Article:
The Event and Site
The Expo is a horticultural event authorized by AIPH and hosted by Taipei City Government. The City selects a site consists of four existing parks, and KSA was awarded with Fine Arts Museum Area (7 hectares) that is at the center of the entire Expo site.
The area earns its namesake for its adjacency to Taipei Fine Arts Museum, which is designated as “Global Garden Area” that accommodates three pavilion buildings and 35 exhibition lots featuring flower shows from around the world.
There are two themes carried through the Project that are to provide Taiwanese flavor. The first motif is a popular local bamboo-weaving pattern composed of triangle and hexagons while the second is linear color pattern usually found on Taiwan indigenous people knitted fabrics.
A diagonal circulation system formulates the Area into exhibition lots of triangles and hexagons. An east-west major path connects a footbridge to the west and a tunnel to the east that lead to other areas. A North-south major path leads visitors to corners in this Park. Several existing landscape elements are kept and become an auxiliary circulation.
Expo Hall is located on southern side, easily accessible from the street for its need of stage installation. Gift Shop Pavilion is located at a critical point of visitors’ route on the north. Outlook Pavilion is on an existing terrain to the east that overlooks the Park.
(1) Expo Hall
The structure is a web of uniform depth composed of (1) primary arch member with spans that varies from 35 to 65 meters, and (2) secondary net member that spans diagonally. This arrangement makes use of the strength of the cocoon-like shell and reduces 15% unit steel weight compared to truss structure.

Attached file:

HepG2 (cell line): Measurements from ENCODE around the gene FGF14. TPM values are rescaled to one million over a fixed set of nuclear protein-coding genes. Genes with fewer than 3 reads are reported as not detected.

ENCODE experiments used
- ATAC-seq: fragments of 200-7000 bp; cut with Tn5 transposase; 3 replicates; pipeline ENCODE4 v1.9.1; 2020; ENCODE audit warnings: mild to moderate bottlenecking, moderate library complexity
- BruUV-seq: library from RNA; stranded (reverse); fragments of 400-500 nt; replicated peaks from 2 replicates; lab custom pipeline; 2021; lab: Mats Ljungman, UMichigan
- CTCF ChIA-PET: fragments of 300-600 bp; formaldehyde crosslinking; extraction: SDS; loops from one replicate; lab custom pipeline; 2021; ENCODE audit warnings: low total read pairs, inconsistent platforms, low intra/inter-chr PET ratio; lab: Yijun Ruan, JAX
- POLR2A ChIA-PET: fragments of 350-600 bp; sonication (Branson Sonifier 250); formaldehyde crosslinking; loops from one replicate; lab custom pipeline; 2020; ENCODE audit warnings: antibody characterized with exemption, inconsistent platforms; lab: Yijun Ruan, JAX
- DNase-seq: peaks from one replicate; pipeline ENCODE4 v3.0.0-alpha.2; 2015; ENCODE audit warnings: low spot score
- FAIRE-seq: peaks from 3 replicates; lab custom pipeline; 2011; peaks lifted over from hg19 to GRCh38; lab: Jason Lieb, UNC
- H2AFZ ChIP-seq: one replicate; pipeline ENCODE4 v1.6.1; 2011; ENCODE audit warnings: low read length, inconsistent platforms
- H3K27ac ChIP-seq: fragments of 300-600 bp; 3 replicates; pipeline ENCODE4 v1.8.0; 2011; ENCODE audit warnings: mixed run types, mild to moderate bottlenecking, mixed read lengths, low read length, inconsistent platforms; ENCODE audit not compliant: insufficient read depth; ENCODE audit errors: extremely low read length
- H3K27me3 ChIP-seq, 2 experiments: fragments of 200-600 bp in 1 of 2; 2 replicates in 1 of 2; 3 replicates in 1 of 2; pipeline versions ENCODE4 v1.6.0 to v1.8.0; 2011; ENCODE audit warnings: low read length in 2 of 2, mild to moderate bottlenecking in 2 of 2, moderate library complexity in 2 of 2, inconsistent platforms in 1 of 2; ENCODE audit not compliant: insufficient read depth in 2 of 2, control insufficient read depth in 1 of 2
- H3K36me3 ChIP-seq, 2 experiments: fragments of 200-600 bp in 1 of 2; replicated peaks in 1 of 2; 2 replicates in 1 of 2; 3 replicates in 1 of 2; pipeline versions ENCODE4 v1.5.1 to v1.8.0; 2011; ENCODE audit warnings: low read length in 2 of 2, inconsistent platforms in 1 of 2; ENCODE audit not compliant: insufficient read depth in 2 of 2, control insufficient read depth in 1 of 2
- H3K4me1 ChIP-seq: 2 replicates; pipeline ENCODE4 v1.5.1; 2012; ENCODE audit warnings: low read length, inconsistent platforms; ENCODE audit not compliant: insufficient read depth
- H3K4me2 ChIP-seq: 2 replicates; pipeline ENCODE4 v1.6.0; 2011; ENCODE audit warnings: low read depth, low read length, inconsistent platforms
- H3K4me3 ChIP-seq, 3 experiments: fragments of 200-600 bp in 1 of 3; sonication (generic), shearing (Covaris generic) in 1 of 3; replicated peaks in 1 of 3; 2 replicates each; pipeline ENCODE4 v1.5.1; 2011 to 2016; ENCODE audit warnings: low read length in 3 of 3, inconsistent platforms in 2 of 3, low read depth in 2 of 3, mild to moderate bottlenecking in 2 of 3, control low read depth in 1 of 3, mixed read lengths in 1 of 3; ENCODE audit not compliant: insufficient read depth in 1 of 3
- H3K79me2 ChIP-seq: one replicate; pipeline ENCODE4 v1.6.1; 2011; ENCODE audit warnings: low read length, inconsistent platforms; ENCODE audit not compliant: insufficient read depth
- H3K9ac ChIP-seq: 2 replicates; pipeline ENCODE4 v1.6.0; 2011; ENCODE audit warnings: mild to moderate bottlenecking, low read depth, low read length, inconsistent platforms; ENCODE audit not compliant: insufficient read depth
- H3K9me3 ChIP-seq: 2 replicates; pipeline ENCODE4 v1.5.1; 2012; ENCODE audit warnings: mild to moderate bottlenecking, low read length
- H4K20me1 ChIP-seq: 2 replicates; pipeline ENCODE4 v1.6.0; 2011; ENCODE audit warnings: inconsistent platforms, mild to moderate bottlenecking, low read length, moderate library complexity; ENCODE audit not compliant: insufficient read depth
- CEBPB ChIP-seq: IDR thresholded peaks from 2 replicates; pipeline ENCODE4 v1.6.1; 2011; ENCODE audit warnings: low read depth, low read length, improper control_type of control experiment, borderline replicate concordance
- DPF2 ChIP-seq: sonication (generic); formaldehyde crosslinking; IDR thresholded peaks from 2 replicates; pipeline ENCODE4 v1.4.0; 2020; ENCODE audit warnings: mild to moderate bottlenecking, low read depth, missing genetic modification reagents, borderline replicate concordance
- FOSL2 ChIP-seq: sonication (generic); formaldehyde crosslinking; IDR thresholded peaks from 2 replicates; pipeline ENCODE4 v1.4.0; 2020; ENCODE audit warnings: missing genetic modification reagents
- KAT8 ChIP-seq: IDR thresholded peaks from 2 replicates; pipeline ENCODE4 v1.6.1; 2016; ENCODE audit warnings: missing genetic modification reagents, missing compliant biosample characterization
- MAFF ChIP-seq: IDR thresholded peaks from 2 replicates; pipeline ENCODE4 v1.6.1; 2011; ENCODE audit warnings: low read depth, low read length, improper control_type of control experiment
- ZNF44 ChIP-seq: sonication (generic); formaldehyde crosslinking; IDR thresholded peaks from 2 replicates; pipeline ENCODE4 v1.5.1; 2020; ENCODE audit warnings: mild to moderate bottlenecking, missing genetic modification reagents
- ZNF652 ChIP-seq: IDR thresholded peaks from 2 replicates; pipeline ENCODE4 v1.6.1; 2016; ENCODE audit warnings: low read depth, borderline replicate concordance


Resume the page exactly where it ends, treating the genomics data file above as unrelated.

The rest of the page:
These structural members form a pattern of triangles and hexagons, which is further accentuated by two tones of polycarbonate panels along with curtain wall extrusions. Hollow section of the 25mm thick panel provides certain thermal and sound insulation.
The 1200-seating is arranged in concentric layout to provide the shortest as well as most even sightlines. Four colors are chosen for the seating, and arranged in linear pattern to echo the knitting motif.
The Hall is with natural light and ventilation, spot cooling is provided only at stage area. Vehicles may enter from service entry on the back and reach stage area for stage installation.
The space carries a clear orientation in relation to its surrounding while the sheltering sphere carries a sense of floating lightweight like a balloon.
(2) Gift Shop Pavilion
To provide unobstructed view of the Park, the Pavilion is composed of six flower-shaped units, with three one-story and three two-story units that have no peripheral columns. Each unit is cantilevered, umbrella type of steel structure composed of triangular and hexagonal shapes with only one central column shaft that also provides mechanical services, reminiscent and also functions like the stem of a lotus plant.
An open, weaved bamboo screen is the only definition of boundary. There is a shallow pond in front to provide separation from visitors’ path and also reflection of the pavilion. Indigenous fabric pattern is applied on tile arrangements on the wall as well as the pond.
(3) Outlook Pavilion
It is a folded-plate reinforced concrete structure. Interior ceiling is covered with mosaic tiles of linear patterns. Exterior wall is of architectural concrete finish imprinted with pine grains from formwork panels, like abstract shadow of wood decking cast on the walls.
King Shih Architects: Erin C. Shih, Gene K. King, Bruce C. Wang, Yin-Chieh Hsu, Chin-Kuo Chang, Pei-Yu Lai, Ming-Yuan Lee, Ming-Wei Wu, Sufa Pai, Chun-Te Chou, Pao-Tun Cham, Chee-Chiang Lee, Chao-Yuan Huang
Engineers: Supertech (Structural), Handar (MEP), Shunn-Maw (HVAC), CWI (Lighting)
General Contractor: San Sin Construction Company